It’s still hard to believe it has now been 18 years since Nada Surf’s “Popular” graced the airwaves.  In fact, since 2002 (i.e. the last 10 years) the band has done quite well at establishing themselves as one of the finest indie pop rock acts for your money. Let Go is a stand-alone defining moment in their career – from the opening chords of “Blizzard of ‘77” we began to hear what separated Nada Surf from their pop rock leaning mid-level brethren (Semisonic, Matthew Sweet, Gin Blossoms, Lemonheads).

So jump forward to 2012 and the band is on its fourth LP (fifth if you count the If I Had a Hi-Fi covers album) of new material.  It is preceded by first single “When I Was Young” – the longest song on the album, clocking in at 5:18.  The song has everything Nada Surf has banked their sense of pop song structure on; the somber acoustic beginning, orchestral strings in the middle, and a killer guitar solo before repetition of the line “as I grew up, I wondered what was that world I was dreaming of”, fading out in a quiet guitar coda, contemplating the wistful yearning of looking back on the past from an adult hindsight.  “Waiting for Something” has a Fountains of Wayne feel until the guitar solo, which totally recalls The Strokes.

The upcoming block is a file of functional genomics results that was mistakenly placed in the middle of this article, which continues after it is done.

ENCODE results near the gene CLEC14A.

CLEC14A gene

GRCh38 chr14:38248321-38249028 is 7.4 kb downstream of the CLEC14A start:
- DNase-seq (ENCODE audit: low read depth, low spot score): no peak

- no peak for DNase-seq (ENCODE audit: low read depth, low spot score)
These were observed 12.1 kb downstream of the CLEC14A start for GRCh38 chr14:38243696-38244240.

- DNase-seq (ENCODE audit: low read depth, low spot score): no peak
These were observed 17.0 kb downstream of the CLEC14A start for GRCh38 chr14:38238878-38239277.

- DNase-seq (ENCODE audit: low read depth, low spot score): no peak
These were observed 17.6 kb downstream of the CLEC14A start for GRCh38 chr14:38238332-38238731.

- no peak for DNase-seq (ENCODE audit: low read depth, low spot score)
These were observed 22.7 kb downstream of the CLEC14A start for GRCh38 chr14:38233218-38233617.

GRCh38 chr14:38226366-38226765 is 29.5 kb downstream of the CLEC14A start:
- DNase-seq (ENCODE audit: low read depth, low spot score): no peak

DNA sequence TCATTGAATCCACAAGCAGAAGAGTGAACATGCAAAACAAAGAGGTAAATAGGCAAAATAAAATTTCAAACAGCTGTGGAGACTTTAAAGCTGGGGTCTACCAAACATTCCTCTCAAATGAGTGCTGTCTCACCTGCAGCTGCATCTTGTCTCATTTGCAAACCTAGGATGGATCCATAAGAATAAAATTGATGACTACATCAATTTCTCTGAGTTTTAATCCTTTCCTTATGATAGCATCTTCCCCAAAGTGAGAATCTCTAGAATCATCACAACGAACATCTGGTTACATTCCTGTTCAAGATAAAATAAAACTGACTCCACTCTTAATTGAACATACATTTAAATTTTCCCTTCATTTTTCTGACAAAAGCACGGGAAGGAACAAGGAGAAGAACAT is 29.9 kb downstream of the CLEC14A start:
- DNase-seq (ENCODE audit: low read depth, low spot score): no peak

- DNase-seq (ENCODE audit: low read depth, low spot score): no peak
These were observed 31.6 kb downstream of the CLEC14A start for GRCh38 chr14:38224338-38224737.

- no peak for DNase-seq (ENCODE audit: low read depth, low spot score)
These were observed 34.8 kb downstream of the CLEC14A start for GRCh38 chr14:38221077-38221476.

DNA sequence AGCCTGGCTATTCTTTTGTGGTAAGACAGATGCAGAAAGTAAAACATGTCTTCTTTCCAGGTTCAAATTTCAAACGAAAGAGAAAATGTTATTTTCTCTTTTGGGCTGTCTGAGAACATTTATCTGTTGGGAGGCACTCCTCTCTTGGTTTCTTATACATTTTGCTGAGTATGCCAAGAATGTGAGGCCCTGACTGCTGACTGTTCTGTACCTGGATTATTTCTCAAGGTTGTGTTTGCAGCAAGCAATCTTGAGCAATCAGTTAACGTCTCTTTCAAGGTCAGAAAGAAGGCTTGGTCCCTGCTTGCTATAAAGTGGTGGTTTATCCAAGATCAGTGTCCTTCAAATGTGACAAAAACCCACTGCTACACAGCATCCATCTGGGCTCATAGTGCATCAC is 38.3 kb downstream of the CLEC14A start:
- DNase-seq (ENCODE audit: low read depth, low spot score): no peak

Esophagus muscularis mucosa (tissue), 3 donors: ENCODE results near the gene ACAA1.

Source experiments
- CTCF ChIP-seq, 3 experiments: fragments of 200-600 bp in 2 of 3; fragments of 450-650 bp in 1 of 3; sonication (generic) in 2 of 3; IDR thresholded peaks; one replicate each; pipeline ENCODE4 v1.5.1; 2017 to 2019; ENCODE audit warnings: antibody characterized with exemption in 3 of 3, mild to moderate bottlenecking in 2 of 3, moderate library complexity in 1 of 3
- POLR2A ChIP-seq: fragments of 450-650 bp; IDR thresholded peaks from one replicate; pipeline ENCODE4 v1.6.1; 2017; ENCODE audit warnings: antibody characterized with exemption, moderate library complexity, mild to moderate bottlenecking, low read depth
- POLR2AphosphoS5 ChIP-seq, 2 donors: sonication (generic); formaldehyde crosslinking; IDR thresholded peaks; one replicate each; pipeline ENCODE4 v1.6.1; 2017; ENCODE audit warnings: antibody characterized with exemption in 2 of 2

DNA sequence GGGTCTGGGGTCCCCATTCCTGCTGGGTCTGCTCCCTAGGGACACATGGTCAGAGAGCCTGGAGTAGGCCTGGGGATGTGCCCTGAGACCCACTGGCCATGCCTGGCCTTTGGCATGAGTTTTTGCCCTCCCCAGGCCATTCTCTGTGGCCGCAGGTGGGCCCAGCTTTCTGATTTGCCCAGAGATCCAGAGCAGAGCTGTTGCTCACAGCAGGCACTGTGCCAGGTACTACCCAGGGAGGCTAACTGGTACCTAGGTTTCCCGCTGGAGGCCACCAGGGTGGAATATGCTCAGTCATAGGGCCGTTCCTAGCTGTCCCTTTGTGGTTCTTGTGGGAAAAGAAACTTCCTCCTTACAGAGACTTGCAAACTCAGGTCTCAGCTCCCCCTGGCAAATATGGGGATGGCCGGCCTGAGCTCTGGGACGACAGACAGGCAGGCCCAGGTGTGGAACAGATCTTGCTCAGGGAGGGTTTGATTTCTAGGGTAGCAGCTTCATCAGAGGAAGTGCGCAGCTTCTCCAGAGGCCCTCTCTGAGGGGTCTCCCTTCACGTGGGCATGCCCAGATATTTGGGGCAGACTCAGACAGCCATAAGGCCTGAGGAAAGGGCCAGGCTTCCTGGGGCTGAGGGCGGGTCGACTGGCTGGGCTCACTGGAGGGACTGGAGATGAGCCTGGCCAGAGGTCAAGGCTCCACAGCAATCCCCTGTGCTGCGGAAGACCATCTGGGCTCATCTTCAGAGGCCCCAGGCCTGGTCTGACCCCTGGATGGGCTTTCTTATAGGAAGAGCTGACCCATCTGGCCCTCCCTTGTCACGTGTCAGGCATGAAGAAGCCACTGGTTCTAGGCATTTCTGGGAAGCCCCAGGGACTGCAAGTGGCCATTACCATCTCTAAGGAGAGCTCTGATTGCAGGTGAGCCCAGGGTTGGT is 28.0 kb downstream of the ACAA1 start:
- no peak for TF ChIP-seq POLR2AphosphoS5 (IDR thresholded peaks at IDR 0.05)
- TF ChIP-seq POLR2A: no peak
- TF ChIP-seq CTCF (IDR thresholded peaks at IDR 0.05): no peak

While there is certainly something entirely average about this release as a whole, the songs still stick with you and they are difficult to shake.  “Teenage Dreams” seems to owe just as much to early Oasis or The La’s (perhaps it’s that bass line…) as it does to Imperial Teen (without the female backing vocals).  Album lead-off “Clear Eye, Clouded Mind” is a more cleverly worded reminder of the kind of tunes Better Than Ezra used to write.

Paint me a fan of those dark songs that find the light – such is the case again with “Let the Fight Do the Fighting”. The trumpet solo in the middle fits perfectly. “I won’t argue/let the fight do the fighting/let the right/do the righting now/I can’t have you/even as an enemy/not everything is allowed.” “No Snow on The Mountain” is a rave up that would fit in any club show.  You can see the video shot for this one in the mind’s eye – super 8 footage of their live show, in black and white film (similar in some ways to the video for their ‘Enjoy The Silence’ cover).

In summary, there are several nods to similar bands that both work for and against Nada Surf on this release.  The bottom line is that if you get off on pop rock records that recall the 90’s with hummable choruses that are difficult to shake, then this album is right up your alley.  For me, half the disc features standout tracks while the rest might better be served as b-sides.

Grade: B-

Nada Surf, “When I Was Young” (For all you SOPA haters…)

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